Wash Your Hands at the Hospital or Doctor’s Office to Avoid Bringing Nasty Germs Home

Encouraging doctors and nurses to wash their hands frequently has always been considered an effective way to curb the spread of infection in hospitals and other health facilities.

But a research letter published Monday in JAMA Internal Medicine points to another key group of people who aren’t always keeping their hands so clean and probably should: patients.

Source: Patients Leave the Hospital with Superbugs on Their Hands

Bring hand sanitizer with you and use it when you leave the office, get off the elevator, leave the building and one last time when you’re safely in your car. You are touching thousands of sick people each step of the way.

If you don’t have to touch things in a hospital or doctors office, don’t.  Magazines are probably the worst things to handle – your phone or tablet is a safer option.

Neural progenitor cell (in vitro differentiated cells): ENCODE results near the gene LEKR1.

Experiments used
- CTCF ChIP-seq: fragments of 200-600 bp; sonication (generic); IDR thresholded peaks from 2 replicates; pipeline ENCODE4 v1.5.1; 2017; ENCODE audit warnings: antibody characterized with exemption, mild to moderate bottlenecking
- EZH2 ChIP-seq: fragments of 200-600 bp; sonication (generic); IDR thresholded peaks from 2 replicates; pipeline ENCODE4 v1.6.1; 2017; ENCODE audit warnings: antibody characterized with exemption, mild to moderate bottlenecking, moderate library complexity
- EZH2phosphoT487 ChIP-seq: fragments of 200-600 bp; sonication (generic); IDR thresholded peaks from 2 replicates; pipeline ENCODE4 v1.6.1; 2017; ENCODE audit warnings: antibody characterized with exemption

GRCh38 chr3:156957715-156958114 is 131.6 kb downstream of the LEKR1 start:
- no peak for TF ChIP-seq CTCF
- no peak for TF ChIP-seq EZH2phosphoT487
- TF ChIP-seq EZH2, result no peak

To a certain extent you need exposure to everyday germs to stay healthy, but not at that level.

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Being Rude to Your Doctor Could Be Bad for Your Health

In the interests of not being a jackass, you should probably be nice to your doctors. But if common courtesy isn’t a good enough reason, a recent paper suggests you’ll get worse medical treatment if you’re worse.

Source: Being Rude to Your Doctor Could Be Bad for Your Health

Local laws do not tolerate abuse of medical staff.  But I’ve certainly experienced medical office staff who were rude and self-important.  For every protected class, there is someone desperate to want to wield the power granted.

I understand that being rude makes an impact on things, but like lawyers “moral vacuum” – there needs to be some distance between how a person acts and the medical care they require.